Let me start with a little story about intellectual exchange, which Bourdieu would have liked.footnote1 As we know, Wittgenstein entirely changed the orientation of his philosophy after 1929, principally as a result of the criticisms of the Italian economist Piero Sraffa, with whom he liked to walk and talk at Trinity College, Cambridge. One day, when Wittgenstein was putting forth the argument that a proposition and what it describes must have the same ‘logical multiplicity’, Sraffa replied with a Neapolitan gesture of scepticism or contempt, brushing his fingertips up and outward from his chin: ‘What is the logical form of this?’ Clearly, these conversations were of the highest importance for Wittgenstein, who said he owed to Sraffa an ‘anthropological method’ of tackling philosophical problems; in other words, the realization that social rules and conventions contribute to the sense of our words and gestures.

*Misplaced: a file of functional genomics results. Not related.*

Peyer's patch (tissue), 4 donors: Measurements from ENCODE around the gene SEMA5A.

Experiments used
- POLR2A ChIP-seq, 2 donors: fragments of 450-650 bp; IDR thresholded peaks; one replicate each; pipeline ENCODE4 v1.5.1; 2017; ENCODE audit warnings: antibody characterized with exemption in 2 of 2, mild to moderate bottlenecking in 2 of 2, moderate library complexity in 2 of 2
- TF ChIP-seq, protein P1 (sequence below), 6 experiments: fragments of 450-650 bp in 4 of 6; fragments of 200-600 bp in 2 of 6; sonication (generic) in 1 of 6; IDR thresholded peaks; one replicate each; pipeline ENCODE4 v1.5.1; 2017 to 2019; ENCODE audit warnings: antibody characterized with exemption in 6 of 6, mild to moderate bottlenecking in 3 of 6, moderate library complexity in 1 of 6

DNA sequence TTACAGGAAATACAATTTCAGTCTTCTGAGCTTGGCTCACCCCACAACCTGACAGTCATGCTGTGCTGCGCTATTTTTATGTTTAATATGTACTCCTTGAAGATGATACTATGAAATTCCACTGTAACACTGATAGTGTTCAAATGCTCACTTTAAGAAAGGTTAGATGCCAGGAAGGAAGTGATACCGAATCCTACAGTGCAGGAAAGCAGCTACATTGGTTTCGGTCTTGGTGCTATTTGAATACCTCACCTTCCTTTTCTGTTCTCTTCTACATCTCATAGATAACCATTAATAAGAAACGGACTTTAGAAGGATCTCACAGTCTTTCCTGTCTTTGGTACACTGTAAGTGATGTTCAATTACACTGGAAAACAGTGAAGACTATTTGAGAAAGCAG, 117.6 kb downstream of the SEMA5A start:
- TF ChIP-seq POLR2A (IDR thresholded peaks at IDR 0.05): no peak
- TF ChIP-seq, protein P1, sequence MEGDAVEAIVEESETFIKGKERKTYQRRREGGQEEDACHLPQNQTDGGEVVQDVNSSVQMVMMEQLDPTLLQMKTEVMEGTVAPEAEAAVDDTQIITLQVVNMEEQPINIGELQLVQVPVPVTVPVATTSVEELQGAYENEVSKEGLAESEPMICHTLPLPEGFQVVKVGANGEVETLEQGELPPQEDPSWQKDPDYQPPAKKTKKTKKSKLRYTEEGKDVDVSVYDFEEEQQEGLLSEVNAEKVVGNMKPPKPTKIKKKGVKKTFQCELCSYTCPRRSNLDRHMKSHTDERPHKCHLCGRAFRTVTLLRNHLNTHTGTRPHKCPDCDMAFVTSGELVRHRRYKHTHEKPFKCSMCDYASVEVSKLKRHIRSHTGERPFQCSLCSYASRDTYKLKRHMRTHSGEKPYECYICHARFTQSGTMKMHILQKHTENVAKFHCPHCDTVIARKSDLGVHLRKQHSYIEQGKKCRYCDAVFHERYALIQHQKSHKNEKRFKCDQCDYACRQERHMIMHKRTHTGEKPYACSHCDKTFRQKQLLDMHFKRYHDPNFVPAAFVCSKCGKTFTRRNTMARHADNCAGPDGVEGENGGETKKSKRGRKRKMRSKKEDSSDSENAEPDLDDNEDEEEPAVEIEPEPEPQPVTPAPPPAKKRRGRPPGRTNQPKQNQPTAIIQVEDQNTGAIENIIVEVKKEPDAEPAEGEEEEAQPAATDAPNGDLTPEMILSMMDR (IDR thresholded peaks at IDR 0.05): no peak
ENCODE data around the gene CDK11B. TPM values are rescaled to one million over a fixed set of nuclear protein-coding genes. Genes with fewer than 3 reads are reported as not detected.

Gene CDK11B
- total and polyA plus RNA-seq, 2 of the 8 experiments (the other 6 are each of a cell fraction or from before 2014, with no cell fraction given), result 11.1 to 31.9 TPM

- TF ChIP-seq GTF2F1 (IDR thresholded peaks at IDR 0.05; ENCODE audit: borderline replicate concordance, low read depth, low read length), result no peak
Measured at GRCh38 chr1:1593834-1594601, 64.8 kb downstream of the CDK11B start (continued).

As for Sraffa, he was far from according the same importance to his exchanges with Wittgenstein, as he told his friend and student Amartya Sen (also a friend of Bourdieu).footnote2 In his view, the argument he had used that day was ‘rather obvious’. Perhaps, but it was only obvious for someone already acquainted with the ‘anthropological’ approach to philosophy practiced in the intellectual circles of the Italian left in which Sraffa was active, and where he had got to know Antonio Gramsci, a close friend from the days of Ordine Nuovo until his death. If I start with this story, it is not just because Gramsci’s preoccupations overlapped to such a large extent with those of Bourdieu, albeit in a rather different way and in an Italian intellectual context, not a French one; it’s also because it illustrates the cultural subjectivity inherent in all intellectual exchange. When we read an author, we set off in search of our own points of interest, not theirs. Thus when non-French historians read Bourdieu’s work—which flows to such an enormous extent from his intellectual context, that of post-war France—it’s not his thought and its development they’re considering, but their own. Not that it’s a dialogue of the deaf—I think I understand what Bourdieu is saying—but rather a case of parallel soliloquies, which sometimes seem to coincide. I would ask you to bear this in mind if my reading of Bourdieu seems partial or unfounded.